Tennis duo Leander Paes and Mahesh Bhupathi formed India’s greatest men’s doubles pairing at their peak when they reached the finals of all the four majors in 1999.
There was a time when Paes-Bhupathi went unbeaten in the team competition from 1997 to 2010, creating a record for the longest winning streak: 24 and still unbeaten. Wherever the tie, whoever the opposition, there was some respite that India would at least come back with one point. That is not a certainty anymore either.
Paes and Bhupathi were top players in the 1990s – Paes had won an Olympic medal in 1996 and Bhupathi had bagged the first Grand Slam by an Indian at the 1997 French Open.
But an all-Indian pair winning a Major together, and starting a season in such a dominant fashion was unprecedented. They became the first pair to reach the finals of all Grand Slams in a year in the Open era, winning French Open and Wimbledon as top seeds.
Dubbed as the ‘Indian Exrpress’, it was a gradual progression for them. They won six ATP tour titles in 1997, reached three Grand Slam semi-finals in 1998 and won two Grand Slam titles in 1999, by then Paes and Bhupathi became the poster boys of Indian sport, raking in the audience and the money.
Considered one of the most attuned men’s doubles pairs in tennis, Paes’s mettle at the net was well complimented by Bhupathi’s excellent play from the baseline. Their friendship and camaraderie on-court enhanced their success and the three years from 1997 Chennai Open, where they won their first title together, was an unforgettable time for Indian tennis, rarely seen since.
In 1997, the duo reached their first Grand Slam semi-final at the US Open as 10th seeds, losing to eventual champions Yevgeny Kafelnikov and Daniel Vacek. From then on, they reached the semi-finals at three of the four Grand Slams in 1998, each time falling at the semi-final hurdle.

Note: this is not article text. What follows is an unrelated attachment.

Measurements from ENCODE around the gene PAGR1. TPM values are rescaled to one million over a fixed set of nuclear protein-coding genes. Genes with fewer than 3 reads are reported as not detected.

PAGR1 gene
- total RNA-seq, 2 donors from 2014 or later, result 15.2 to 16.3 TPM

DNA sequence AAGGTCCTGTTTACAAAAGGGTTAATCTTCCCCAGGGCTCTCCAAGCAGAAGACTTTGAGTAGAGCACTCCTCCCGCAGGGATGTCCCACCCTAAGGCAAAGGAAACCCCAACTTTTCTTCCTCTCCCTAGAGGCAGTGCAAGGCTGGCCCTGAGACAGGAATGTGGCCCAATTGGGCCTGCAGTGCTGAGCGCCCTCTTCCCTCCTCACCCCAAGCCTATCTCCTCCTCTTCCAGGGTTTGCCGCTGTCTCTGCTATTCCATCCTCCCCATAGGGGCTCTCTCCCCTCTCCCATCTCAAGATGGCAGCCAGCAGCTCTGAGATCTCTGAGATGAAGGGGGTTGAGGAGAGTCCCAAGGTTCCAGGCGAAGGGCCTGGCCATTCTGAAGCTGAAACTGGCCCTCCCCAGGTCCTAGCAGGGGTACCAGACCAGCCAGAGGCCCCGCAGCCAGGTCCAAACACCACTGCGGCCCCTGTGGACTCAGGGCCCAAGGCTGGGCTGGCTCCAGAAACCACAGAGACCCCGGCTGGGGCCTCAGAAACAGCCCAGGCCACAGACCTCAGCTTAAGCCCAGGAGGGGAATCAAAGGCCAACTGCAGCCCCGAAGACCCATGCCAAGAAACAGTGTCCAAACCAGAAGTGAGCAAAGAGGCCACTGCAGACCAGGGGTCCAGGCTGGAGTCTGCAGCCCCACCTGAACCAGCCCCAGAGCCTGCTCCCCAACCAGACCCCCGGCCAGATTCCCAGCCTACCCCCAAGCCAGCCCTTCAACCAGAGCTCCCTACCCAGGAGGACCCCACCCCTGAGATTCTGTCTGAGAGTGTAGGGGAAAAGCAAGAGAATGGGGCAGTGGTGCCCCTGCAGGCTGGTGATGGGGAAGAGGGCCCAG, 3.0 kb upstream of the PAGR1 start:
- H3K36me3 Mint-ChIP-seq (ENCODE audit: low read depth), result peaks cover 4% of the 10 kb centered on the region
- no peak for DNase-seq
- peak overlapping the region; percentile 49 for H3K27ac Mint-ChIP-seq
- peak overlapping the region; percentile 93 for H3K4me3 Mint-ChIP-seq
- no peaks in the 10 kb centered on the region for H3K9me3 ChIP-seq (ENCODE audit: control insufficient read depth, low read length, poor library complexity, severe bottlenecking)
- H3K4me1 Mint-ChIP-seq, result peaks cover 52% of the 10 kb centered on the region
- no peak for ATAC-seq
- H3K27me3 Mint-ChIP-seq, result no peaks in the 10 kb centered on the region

In 1999, they crossed that particular obstacle, reaching their first final together at the Australian Open as top seeds. But they couldn’t get past Patrick Rafter and Jonas Bjorkman, losing 6–3, 4–6, 6–4, 6–7(10–12), 6–4 is a tough five-setter.
But that disappointment didn’t last long as the top seeds reached the final again at the next Grand Slam, the French Open. And this time the finish line was crossed in style, the unseeded team of Goran Ivanisevic and Jeff Tarango, 6–2, 7–5.
At Wimbledon, they made it consecutive Majors beating Paul Haarhuis and Jared Palmer in a much closer match, winning 6-7(10), 6-3, 6-4, 7-6(4). They then reached the final of the US Open as well but went down to Alex O’Brien and Sebastien Lareau 7–6(9–7), 6–4.
Nevertheless, the record books were buzzing. Lee-Hesh were the first pair to reach four successive Grand Slam finals in one year since 1952 and were the world No 1 pair.
In 1999, they were the first pair to reach four successive Grand Slam finals in one year since 1952 and bagged the French Open and Wimbledon titles
At the end of the decade and millennium, they were the top-ranked men’s doubles pair. However, they couldn’t replicate the highs of the season in the 2000s.
Their next Grand Slam final together was the 2001 French Open, where they won their third and final Major together defeating Petr Pala and Pavel Vizner 7–6 (5), 6–3. But they were knocked out in the first round of the other three Slams and eventually parted ways mainly due to off-court issues.
Exactly a decade later, they would reunite for another memorable season that saw them start by winning the Chennai Open at home and win the Cincinnati Masters. They even reach the final of the 2011 Australian Open but the legendary pair of Mike and Bob Bryan beat them 6-3, 6-4.
They also came close to winning an Olympic medal twice. In Athens 2004, they lost in the bronze medal playoff 6-7, 6-4, 14-16 to Ivan Ljubicic and Mario Ancic after a tough fight while they lost in the quarterfinals to the eventual champions Federer and Wawrinka at Beijing 2008.